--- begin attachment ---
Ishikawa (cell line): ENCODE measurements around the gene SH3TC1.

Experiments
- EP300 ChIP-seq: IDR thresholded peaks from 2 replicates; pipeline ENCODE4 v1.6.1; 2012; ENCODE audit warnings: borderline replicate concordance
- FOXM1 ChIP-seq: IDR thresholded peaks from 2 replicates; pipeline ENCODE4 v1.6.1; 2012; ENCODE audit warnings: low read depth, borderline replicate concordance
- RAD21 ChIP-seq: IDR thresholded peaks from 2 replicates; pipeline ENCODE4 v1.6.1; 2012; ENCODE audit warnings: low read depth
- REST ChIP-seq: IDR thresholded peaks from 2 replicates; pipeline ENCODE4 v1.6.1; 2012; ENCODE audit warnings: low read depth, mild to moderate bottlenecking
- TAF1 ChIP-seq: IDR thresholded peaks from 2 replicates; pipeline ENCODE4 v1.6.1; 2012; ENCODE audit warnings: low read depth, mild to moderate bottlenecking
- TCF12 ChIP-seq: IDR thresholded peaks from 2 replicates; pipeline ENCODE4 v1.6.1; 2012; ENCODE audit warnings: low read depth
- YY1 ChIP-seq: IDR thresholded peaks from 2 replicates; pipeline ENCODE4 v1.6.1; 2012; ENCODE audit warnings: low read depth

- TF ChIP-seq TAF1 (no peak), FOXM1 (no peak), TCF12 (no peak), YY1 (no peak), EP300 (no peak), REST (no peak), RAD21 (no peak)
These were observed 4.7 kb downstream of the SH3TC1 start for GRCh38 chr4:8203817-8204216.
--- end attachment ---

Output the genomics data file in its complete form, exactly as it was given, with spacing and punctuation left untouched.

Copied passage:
Ishikawa (cell line): ENCODE measurements around the gene SH3TC1.

Experiments
- EP300 ChIP-seq: IDR thresholded peaks from 2 replicates; pipeline ENCODE4 v1.6.1; 2012; ENCODE audit warnings: borderline replicate concordance
- FOXM1 ChIP-seq: IDR thresholded peaks from 2 replicates; pipeline ENCODE4 v1.6.1; 2012; ENCODE audit warnings: low read depth, borderline replicate concordance
- RAD21 ChIP-seq: IDR thresholded peaks from 2 replicates; pipeline ENCODE4 v1.6.1; 2012; ENCODE audit warnings: low read depth
- REST ChIP-seq: IDR thresholded peaks from 2 replicates; pipeline ENCODE4 v1.6.1; 2012; ENCODE audit warnings: low read depth, mild to moderate bottlenecking
- TAF1 ChIP-seq: IDR thresholded peaks from 2 replicates; pipeline ENCODE4 v1.6.1; 2012; ENCODE audit warnings: low read depth, mild to moderate bottlenecking
- TCF12 ChIP-seq: IDR thresholded peaks from 2 replicates; pipeline ENCODE4 v1.6.1; 2012; ENCODE audit warnings: low read depth
- YY1 ChIP-seq: IDR thresholded peaks from 2 replicates; pipeline ENCODE4 v1.6.1; 2012; ENCODE audit warnings: low read depth

- TF ChIP-seq TAF1 (no peak), FOXM1 (no peak), TCF12 (no peak), YY1 (no peak), EP300 (no peak), REST (no peak), RAD21 (no peak)
These were observed 4.7 kb downstream of the SH3TC1 start for GRCh38 chr4:8203817-8204216.